I’ll be honest: I haven’t exactly figured this part out to my satisfaction yet. I’ve installed the Kobo Touch Extended Driver into Calibre (remembering to disable the Kobo Touch basic driver), and the Kobo Utilities too. And I’m mostly—but not entirely—happy with the results.
A big part of the challenge is that the Kindle uses a different e-book format, or family of formats (
.az3, and possibly others) than pretty much everybody else, who mostly use Adobe’s
.epub format. (Everybody supports reading
.pdf files, but since they’re laid out for a specific page size, they’re often hard to read on e-books.)
I started with a bulk convert of my
.az3 format books to
.epub, which appears to be the preferred format of the Kobo. (I thought I could use
.mobi files, but I seemed to have some trouble with tables of contents.) I configured Calibre to prefer
.epub to the
.mobi format, which both Kindles and other devices read, and transferred the files.
Some looked great. Some didn’t. They suffered from random page breaks. Turns out this is a known issue, and the solution is to change a conversion setting and regenerate.
But now I don’t know which
.epub files are correct-from-the-publisher files, and which are Calibre generated! And I don’t know which books have problems and which don’t. So I’ll have to regenerate files as I discover problems. Ugly.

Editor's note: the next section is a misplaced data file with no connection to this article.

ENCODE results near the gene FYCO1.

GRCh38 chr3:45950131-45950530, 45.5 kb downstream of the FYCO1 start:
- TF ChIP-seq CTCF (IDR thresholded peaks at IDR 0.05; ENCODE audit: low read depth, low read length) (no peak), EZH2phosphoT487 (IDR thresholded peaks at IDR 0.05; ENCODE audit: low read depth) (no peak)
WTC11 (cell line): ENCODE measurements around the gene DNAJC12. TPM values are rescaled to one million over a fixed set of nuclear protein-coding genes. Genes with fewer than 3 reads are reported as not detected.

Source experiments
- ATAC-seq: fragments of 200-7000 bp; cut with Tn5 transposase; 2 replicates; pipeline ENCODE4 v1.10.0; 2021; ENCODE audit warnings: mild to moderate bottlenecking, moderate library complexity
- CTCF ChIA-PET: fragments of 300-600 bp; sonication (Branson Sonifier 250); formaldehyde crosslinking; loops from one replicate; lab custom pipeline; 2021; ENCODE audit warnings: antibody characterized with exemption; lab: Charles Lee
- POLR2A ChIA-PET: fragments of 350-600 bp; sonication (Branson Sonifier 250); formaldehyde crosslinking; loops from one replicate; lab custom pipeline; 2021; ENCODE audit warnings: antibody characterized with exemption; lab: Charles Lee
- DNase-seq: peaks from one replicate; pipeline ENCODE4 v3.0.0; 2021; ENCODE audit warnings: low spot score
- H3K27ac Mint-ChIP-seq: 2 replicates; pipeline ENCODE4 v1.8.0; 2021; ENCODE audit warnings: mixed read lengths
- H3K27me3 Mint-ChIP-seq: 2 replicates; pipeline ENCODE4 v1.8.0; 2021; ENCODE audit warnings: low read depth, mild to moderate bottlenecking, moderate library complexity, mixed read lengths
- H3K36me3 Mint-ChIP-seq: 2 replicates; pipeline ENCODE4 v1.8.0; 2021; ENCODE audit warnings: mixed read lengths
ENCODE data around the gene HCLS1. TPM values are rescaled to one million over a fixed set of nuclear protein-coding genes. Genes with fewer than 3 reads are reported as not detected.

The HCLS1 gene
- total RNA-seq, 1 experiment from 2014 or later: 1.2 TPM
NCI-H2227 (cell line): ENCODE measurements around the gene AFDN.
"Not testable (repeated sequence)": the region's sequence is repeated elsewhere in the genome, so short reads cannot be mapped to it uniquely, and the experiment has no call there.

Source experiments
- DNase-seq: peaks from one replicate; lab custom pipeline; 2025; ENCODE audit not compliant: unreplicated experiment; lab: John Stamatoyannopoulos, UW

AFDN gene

Files transfer easily onto the Kobo, once you figure out how to make the interface go. There’s no sync button, bidirectionally copying everything. You can sort by the check-mark that indicates a file is on the device, select everything without the checkmark, and then copy the files—then repeat for the reverse direction. That’s ugly too.
Also ugly: If I use the basic Kobo driver, the page footer shows how my page number relative to the whole book (e.g., “Page 103 of 411”), but if I use the enhanced driver, the page footer shows my page number relative to the chapter I’m in (e.g., “Chapter 5 – page 2 of 6”). There doesn’t seem to be a way to see both of these numbers, the way I can tap between them on my Kindle.
Still, I have books on my Kobo, including my Amazon-purchased books, and I can read them. That’s great. The fiddling I’ll need to continue to do, to address formatting and file transfer issues, that’s less great.